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COLLECTION Identifier: MC 1237: T-575: Vt-331: DVD-157

Papers of Margo St. James, 1939-2018 (inclusive), 1966-2000 (bulk)


Correspondence, printed materials, writings, photographs, etc., of feminist activist and sex workers' rights advocate Margo St. James.


  • Creation: 1939-2018
  • Creation: Majority of material found within 1966-2000


Language of Materials

Materials in English.

Access Restrictions:

Access. Researchers must sign a special permission form to use the collection. Folder #29.5 contains investigative case files of other individuals and is closed until January 1, 2040. Folder #34.15 contains medical-related information of other individuals and is closed until January 1, 2055. Researchers must contact Research Services for access to audiovisual materials (series VI) and born-digital files (series VII).

Conditions Governing Use

Copyright. Copyright in the papers created by Margo St. James is held by the President and Fellows of Harvard College for the Schlesinger Library. Copyright in other papers in the collection may be held by their authors, or the authors' heirs or assigns.

Copying. Papers may be copied in accordance with the library's usual procedures.


20.73 linear feet ((39+1/2 file boxes, 2 oversize boxes, 2 card file boxes) plus 5 folio folders, 8 folio+ folders, 6 oversize folders, 1 supersize folder, 11 photograph folders, 2 folio photograph folders, 1 audiotape, 3 videotapes, 2 DVDs)
455.76 Megabytes

The collection gives insight into the life and activism of Margo St. James, particularly from the 1970s through the early 2000s. Aspects of her personal life are reflected in the collection, most notably through the substantial correspondence she kept with her mother and various friends and fellow activists. St. James' professional activities, including organizing the Hooker's Ball and her campaign for San Francisco Board of Supervisors, are well documented. However, the COYOTE materials within this collection are by no means comprehensive. Rather, they supplement the Records of Coyote, 1962-1989 also held by the Schlesinger Library. Materials in the Papers of Margo St. James include correspondence; clippings; printed materials; published and unpublished writings; photographs; memorabilia, including COYOTE t-shirts and banner, audiovisual materials, etc. The collection was not in any clear order when it arrived at the Library, however the archivists have maintained original folder titles and order wherever possible. Titles in brackets were created by the archivists.

Multiple terms related to sex work are found throughout this finding aid and within the collection. Terms include prostitute, hooker, whore, harlot, and sex worker. St. James and fellow activists used all of these descriptors, choosing to reclaim terminology that others might interpret as anachronistic or derogatory. The archivists often used the term sex worker in the narrative sections of this finding aid due in part to its emphasis on work and professionalism. However, they acknowledge that this term has also been sometimes criticized for the language's implication that engaging in the sex trade is always a choice.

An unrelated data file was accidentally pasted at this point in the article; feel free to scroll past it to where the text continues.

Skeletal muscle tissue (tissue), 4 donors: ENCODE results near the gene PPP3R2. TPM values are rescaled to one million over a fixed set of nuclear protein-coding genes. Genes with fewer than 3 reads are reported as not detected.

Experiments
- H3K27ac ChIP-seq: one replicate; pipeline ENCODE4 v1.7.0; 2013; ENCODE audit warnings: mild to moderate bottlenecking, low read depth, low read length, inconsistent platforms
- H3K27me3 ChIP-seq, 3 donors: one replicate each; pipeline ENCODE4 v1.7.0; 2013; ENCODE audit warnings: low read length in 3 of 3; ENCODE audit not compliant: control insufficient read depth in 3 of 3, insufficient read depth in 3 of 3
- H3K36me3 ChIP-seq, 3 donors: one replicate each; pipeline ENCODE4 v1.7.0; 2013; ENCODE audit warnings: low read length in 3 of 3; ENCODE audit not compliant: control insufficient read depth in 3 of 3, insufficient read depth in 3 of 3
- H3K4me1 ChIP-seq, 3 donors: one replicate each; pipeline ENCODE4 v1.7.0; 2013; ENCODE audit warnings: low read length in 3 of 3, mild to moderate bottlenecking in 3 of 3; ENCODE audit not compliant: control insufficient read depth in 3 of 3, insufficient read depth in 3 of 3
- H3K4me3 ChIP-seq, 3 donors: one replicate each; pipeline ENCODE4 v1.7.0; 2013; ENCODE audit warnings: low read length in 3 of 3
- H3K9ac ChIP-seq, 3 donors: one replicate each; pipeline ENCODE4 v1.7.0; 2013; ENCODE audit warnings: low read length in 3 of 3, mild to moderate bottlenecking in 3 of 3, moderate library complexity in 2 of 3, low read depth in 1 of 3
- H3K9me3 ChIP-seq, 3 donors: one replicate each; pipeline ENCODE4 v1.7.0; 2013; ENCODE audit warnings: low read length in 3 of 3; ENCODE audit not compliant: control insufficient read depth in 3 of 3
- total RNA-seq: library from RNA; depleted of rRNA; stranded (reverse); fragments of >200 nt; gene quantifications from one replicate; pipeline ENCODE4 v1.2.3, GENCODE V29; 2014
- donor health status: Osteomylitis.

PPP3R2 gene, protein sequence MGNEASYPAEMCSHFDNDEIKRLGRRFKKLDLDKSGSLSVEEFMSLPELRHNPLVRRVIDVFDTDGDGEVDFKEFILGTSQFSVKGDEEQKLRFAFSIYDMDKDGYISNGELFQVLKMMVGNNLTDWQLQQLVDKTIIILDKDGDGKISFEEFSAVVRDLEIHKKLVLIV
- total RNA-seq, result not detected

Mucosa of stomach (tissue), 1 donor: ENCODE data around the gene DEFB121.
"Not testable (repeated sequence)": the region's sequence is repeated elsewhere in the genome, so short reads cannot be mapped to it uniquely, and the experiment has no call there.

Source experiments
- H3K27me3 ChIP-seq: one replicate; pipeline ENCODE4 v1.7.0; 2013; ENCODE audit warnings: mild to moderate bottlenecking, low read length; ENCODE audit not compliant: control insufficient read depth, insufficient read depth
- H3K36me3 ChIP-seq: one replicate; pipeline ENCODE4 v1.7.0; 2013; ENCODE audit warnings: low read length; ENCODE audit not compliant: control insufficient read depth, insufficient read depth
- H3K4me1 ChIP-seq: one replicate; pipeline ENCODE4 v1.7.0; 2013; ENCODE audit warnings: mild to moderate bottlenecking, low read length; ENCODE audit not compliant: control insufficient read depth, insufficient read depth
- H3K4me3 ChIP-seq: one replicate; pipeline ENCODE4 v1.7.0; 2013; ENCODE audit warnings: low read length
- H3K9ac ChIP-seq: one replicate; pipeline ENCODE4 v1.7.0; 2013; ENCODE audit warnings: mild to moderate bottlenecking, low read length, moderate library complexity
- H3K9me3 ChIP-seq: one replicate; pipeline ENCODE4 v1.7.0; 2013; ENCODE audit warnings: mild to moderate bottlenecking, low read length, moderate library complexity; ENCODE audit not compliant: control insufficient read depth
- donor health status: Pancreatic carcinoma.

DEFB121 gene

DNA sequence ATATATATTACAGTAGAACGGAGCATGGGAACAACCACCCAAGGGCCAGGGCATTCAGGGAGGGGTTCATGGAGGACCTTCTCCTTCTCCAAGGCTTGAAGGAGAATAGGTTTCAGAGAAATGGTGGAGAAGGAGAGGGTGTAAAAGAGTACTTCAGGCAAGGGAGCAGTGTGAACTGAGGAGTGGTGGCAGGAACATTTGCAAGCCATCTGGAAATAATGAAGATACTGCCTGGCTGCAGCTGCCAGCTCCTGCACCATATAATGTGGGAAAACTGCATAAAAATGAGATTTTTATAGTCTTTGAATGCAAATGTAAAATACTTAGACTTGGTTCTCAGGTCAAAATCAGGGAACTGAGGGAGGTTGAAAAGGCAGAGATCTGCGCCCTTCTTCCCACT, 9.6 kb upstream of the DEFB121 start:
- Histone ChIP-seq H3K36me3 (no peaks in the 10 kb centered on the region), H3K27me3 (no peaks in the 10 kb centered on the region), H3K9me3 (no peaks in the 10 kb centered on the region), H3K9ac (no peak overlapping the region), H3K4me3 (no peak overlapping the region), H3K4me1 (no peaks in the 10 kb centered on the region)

Series I, BIOGRAPHICAL, PERSONAL, AND WRITINGS, 1942-2018 (#1.1-18.2, FD.1-FD.3, F+D.1-F+D.5, OD.1-OD.3), includes extensive correspondence, as well as clippings and articles about St. James and COYOTE; printed materials, including flyers, invitations, and awards; and published and unpublished writings by St. James. Correspondence consists of letters, greeting cards, postcards, invitations, and e-mail print-outs. Correspondents were former lovers, including Greg O'Kelly and Morris Silverfield; friends and family, particularly St. James' mother Dorothy Wachter, artist and sex worker Carol Leigh, psychotherapist and partner Gail Pheterson, sexologist Carol Queen, friend and fellow activist Carol Stuart, satirist Paul Krassner; and activists or individuals who were interested in St. James' work and organizing. Early correspondents included artists, musicians, and writers who, like St. James, were part of the counterculture in Northern California. Letter topics include general greetings, life and relationship updates, current projects and activities, and requests for advice. Sometimes there are folders by correspondent name; however, letters from these individuals may be found in the chronological sorting as well. Folders of correspondence with Dorothy Wachter, which include letters to and from Margo and others, provide information about Wachter's life, daily activities, and her husband Louie. They also reveal Wachter's close and supportive relationship with her daughter. Wachter advocated for St. James and sometimes reached out to politicians and others on behalf of her. In St. James' letters to her mother, St. James shared information on her lifestyle, relationships, jobs, health, and money issues, as well as observations and self-assessments. E-mail printouts in the correspondence section are often group e-mails, announcements, forwarded articles on current events, essays, news stories, jokes, etc. These were written or forwarded by friends and others, including Annie Sprinkle, Priscilla Anderson, Catherine La Croix, and Paul Avery.